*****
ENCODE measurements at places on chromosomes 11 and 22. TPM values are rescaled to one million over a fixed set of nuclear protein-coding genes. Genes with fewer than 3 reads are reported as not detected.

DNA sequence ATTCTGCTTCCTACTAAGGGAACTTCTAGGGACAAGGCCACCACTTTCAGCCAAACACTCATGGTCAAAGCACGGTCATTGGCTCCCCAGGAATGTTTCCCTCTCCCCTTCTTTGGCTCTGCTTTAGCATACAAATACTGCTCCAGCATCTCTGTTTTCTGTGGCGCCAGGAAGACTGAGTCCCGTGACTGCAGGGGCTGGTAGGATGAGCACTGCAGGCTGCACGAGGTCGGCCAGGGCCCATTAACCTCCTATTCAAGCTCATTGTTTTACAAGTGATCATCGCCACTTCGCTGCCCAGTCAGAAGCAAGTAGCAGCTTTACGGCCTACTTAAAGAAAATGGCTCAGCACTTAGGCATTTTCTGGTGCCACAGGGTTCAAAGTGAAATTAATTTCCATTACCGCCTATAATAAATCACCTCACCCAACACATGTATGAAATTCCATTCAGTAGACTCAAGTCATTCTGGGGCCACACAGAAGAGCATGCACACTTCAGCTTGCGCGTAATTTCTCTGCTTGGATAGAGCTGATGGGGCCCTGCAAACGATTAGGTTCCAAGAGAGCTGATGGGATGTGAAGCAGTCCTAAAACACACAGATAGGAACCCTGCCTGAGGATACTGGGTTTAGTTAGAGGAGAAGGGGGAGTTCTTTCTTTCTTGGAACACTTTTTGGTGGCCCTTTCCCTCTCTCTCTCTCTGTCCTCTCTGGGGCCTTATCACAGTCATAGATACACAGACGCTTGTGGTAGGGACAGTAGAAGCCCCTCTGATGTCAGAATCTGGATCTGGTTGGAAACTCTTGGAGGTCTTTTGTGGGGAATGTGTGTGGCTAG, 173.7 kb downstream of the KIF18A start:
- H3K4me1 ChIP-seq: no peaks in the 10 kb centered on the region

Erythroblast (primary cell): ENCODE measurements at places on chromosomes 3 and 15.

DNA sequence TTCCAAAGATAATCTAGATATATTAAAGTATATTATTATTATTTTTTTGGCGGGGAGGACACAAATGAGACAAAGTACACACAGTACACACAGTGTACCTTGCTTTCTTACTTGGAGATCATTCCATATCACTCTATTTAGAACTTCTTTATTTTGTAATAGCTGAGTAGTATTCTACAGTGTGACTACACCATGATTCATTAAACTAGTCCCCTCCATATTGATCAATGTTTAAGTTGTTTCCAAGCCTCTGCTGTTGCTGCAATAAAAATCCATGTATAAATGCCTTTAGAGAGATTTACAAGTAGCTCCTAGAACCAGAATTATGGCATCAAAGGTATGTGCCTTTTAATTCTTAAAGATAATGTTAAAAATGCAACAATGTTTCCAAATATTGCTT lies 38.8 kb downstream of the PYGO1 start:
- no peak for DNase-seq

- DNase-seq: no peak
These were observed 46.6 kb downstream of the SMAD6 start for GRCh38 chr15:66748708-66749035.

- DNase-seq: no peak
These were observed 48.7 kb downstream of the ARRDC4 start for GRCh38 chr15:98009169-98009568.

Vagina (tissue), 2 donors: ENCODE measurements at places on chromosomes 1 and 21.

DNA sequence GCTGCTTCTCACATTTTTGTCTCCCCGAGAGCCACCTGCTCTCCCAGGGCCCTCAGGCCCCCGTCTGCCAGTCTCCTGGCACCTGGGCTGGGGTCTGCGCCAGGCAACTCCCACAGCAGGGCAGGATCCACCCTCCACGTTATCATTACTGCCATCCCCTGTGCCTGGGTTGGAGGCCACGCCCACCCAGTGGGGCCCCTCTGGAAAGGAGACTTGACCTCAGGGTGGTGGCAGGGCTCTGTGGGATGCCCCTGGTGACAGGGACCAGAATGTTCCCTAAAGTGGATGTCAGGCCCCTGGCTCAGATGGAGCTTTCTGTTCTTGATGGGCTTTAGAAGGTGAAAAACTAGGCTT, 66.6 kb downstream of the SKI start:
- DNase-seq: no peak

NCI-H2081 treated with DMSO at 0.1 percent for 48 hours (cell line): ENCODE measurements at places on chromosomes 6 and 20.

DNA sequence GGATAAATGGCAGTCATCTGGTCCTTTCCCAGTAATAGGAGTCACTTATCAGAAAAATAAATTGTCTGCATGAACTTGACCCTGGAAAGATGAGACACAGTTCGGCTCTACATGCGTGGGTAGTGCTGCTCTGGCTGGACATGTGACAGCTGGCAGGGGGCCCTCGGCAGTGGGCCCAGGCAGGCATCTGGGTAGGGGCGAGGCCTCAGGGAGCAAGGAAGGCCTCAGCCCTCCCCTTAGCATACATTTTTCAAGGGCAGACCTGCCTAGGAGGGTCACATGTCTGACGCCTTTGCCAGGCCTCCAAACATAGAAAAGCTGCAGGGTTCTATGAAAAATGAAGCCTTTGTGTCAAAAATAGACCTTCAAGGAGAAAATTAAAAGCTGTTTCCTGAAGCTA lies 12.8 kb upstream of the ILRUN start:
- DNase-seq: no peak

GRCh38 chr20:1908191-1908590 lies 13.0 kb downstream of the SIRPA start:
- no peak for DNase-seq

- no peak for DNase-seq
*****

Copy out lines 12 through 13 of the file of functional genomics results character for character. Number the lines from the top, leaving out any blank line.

DNA sequence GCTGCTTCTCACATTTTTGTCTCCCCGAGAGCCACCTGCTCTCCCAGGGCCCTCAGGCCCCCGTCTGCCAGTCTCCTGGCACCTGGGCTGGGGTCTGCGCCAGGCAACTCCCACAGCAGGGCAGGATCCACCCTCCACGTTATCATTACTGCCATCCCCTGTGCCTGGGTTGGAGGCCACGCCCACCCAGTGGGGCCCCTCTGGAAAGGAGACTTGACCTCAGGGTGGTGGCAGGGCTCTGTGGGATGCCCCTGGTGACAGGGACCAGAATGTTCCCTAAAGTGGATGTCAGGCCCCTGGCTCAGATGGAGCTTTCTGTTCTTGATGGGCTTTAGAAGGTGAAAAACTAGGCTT, 66.6 kb downstream of the SKI start:
- DNase-seq: no peak